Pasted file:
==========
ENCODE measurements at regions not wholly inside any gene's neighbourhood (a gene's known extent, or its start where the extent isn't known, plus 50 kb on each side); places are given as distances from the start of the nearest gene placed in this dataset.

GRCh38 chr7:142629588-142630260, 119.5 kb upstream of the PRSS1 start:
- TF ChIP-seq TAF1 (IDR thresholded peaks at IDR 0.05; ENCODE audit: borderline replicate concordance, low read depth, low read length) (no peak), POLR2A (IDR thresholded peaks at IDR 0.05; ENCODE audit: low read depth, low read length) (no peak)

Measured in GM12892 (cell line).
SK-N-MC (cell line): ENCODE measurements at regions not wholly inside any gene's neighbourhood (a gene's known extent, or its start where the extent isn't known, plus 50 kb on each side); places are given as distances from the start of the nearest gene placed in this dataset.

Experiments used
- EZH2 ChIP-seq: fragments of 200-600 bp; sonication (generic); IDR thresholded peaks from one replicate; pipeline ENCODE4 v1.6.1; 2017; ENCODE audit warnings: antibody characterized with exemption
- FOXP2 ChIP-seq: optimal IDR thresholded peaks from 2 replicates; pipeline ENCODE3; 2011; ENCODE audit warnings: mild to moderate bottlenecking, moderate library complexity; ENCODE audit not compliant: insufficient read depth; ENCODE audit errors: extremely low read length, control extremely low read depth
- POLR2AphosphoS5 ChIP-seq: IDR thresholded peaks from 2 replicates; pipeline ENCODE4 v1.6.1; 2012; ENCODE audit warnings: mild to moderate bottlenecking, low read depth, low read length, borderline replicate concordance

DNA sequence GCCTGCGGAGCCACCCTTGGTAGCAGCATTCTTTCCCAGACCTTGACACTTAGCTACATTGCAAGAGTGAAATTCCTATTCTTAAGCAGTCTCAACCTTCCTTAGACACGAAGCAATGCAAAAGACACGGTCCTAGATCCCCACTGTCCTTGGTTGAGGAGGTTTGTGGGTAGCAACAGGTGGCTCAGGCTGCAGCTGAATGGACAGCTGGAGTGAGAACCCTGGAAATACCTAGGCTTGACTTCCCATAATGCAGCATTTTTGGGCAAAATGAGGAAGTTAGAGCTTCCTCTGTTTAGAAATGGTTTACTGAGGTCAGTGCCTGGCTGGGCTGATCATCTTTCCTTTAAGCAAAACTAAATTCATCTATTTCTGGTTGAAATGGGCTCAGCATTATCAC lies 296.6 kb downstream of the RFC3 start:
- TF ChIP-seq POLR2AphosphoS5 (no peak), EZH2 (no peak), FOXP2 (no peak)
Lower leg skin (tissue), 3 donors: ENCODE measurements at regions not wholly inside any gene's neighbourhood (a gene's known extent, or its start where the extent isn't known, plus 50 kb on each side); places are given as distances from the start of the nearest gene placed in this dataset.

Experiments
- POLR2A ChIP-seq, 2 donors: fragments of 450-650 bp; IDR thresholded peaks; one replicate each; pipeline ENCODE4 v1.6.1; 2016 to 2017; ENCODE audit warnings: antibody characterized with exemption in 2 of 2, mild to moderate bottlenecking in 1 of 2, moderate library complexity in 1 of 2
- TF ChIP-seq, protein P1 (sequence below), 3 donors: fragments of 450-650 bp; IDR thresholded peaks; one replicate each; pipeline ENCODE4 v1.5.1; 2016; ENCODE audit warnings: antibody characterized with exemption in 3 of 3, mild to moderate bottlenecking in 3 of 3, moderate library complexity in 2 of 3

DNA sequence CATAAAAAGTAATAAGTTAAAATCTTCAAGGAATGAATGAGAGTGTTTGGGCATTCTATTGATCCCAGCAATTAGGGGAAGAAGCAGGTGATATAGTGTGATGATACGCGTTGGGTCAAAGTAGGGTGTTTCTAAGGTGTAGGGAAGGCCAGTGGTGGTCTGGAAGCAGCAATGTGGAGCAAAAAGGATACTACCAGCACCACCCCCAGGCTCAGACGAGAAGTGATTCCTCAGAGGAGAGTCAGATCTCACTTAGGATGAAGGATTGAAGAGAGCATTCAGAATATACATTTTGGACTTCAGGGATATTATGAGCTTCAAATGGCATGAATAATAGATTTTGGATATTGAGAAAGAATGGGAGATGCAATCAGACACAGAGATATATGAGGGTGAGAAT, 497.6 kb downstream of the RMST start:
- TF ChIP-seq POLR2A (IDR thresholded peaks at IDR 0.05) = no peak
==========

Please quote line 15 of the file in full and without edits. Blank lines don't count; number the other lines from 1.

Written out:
- TF ChIP-seq, protein P1 (sequence below), 3 donors: fragments of 450-650 bp; IDR thresholded peaks; one replicate each; pipeline ENCODE4 v1.5.1; 2016; ENCODE audit warnings: antibody characterized with exemption in 3 of 3, mild to moderate bottlenecking in 3 of 3, moderate library complexity in 2 of 3